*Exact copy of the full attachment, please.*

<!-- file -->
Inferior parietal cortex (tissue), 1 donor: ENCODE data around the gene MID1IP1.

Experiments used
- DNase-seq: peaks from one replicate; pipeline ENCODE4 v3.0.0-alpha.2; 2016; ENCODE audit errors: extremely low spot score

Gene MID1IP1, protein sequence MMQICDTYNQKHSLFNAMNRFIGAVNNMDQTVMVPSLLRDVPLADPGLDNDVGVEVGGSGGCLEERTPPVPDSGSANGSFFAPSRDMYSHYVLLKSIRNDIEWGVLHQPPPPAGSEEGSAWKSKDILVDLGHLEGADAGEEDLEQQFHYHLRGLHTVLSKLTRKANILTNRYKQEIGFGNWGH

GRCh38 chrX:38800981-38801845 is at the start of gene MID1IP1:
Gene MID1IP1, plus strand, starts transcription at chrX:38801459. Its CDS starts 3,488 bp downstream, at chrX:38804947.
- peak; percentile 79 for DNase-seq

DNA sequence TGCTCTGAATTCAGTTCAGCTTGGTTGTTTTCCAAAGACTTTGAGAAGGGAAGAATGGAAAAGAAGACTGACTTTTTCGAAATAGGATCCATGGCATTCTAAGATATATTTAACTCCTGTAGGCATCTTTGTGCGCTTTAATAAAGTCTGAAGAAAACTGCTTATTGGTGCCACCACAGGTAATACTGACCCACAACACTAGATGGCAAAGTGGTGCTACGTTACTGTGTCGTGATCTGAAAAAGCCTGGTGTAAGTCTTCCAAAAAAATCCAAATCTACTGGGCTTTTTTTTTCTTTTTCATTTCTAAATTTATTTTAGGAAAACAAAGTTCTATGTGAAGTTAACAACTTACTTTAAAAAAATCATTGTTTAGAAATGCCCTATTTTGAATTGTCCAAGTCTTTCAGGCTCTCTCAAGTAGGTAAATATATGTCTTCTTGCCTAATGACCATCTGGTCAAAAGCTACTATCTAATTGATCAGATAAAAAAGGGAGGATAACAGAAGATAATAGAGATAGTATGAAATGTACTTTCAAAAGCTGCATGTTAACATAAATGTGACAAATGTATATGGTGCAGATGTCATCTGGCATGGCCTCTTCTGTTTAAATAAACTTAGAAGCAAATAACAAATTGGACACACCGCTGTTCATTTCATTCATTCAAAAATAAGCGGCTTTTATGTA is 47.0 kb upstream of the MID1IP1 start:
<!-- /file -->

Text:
Inferior parietal cortex (tissue), 1 donor: ENCODE data around the gene MID1IP1.

Experiments used
- DNase-seq: peaks from one replicate; pipeline ENCODE4 v3.0.0-alpha.2; 2016; ENCODE audit errors: extremely low spot score

Gene MID1IP1, protein sequence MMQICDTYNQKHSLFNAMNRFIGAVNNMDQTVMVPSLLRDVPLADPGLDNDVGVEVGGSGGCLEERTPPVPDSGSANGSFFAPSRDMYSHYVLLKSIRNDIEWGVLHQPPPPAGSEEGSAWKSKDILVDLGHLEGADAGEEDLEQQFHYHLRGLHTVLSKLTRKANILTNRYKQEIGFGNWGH

GRCh38 chrX:38800981-38801845 is at the start of gene MID1IP1:
Gene MID1IP1, plus strand, starts transcription at chrX:38801459. Its CDS starts 3,488 bp downstream, at chrX:38804947.
- peak; percentile 79 for DNase-seq

DNA sequence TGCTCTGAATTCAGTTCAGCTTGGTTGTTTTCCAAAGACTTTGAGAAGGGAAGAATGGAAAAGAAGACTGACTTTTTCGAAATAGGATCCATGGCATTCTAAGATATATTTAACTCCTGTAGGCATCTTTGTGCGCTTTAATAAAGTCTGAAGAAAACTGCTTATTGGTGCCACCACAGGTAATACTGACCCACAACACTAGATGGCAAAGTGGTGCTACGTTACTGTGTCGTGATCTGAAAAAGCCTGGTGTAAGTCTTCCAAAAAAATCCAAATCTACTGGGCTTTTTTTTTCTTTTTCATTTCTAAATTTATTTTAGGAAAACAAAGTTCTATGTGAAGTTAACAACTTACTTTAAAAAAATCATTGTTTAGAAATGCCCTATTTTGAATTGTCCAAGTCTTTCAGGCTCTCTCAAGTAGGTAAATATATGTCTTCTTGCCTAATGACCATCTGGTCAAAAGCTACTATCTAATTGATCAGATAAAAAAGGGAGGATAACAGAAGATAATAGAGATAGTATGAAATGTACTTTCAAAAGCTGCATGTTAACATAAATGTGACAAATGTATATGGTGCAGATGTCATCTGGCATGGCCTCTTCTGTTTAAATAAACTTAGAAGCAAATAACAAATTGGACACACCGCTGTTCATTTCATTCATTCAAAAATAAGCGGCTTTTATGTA is 47.0 kb upstream of the MID1IP1 start: